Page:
Do we need "disaster champions"?

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Today, some of my colleagues and I are bringing teams of physicians and nurses together from many of the surrounding community hospitals in our region, for the first installment in a year-long program designed to build confidence and competency for these hospitals in dealing with children in disasters.

Starting with the horrific events of the 9-11 terrorist attacks the nation has slowly come to the realization that we are not very good at predicting the needs of children in disasters.

This lack of expertise was demonstrated in response to the hurricanes Katrina and Rita. For many years, children were considered (AND NO, I AM NOT KIDDING) a "special population" similar to PETS, that needed a couple of additional sentences included in a manual.

During the Katrina disaster in the gulf coast, we realized we did not have any kind of system that allows us to systematically predict or respond to the needs of children during a disaster. We had no method of transporting the children out of hospitals that were devastated by the hurricane to other areas that could provide the intensive care they needed. There was no method to account for the whereabouts of the children who were successfully evacuated to medical facilities, even as their parents were sent by bus to the Houston Astrodome or elsewhere. Some families did not get reunited for months.

Slowly, pediatricians and others interested in this problem have come together to acknowledge that much is needed in the way of education, practical experience and logistics, to ensure that our children are taken care of as well as possible in case of a disaster--be it a natural disaster like a hurricane, crippling snowstorm or earthquake, a pandemic like H1N1 might have been, or a man-made disaster such as a bioterroism or nuclear attack.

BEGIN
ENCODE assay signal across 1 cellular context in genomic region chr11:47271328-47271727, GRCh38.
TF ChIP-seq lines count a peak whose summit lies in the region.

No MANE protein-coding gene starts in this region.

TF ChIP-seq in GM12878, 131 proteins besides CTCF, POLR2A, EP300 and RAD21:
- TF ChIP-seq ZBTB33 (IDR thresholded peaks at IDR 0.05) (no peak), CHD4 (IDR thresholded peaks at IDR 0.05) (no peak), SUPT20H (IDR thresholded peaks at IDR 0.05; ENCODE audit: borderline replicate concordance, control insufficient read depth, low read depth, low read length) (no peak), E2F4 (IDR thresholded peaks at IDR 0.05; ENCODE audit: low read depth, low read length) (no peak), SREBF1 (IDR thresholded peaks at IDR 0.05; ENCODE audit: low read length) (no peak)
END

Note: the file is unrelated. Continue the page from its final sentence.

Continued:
We never want to think that such things can happen, but we need to be prepared in case they do.

So today we are bringing doctors and nurses together who have agreed to be their particular hospital's "pediatric disaster champions" so that they can start to learn what they need to know to handle whatever comes their way, especially if access to their local tertiary hospital is cut off. We will be giving them access to experts in pediatric medicine and surgery as well as pediatric nursing, and knowledge of what to do  and how to do it. We will provide simulation experiences in our high-fidelity center for experiencial learning, interactive sessions, opportunities to get hands-on exposure to real-life patients and go on critical care transports, etc. There will be readings and interactive web-based learning experiences in the months in between physical meetings here in Roanoke.

This has all been made possible through a grant from the Virginia ASPR program, that exists to help hospitals prepare for future disasters. We are greatful to the Commonwealth for providing these funds, and will keed the readership updated on how this evolves over the next 12 months.

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About Dr. Ackerman

Alice Ackerman, MD, MBA, FAAP, FCCM is the Chair of the Department of Pediatrics at Carilion Clinic and Professor and Founding Chair of Pediatrics at the Virginia Tech Carilion School of Medicine. Dr. Ackerman is recognized nationally as an expert in pediatric critical care.

She has been at Carilion Clinic since June of 2007. Her primary goals are to enhance the health care of children in the Roanoke Valley and Southwest Virginia, and is actively working to do this both as physician in chief of the children's hospital, as well as through involvement with many state-wide initiatives.

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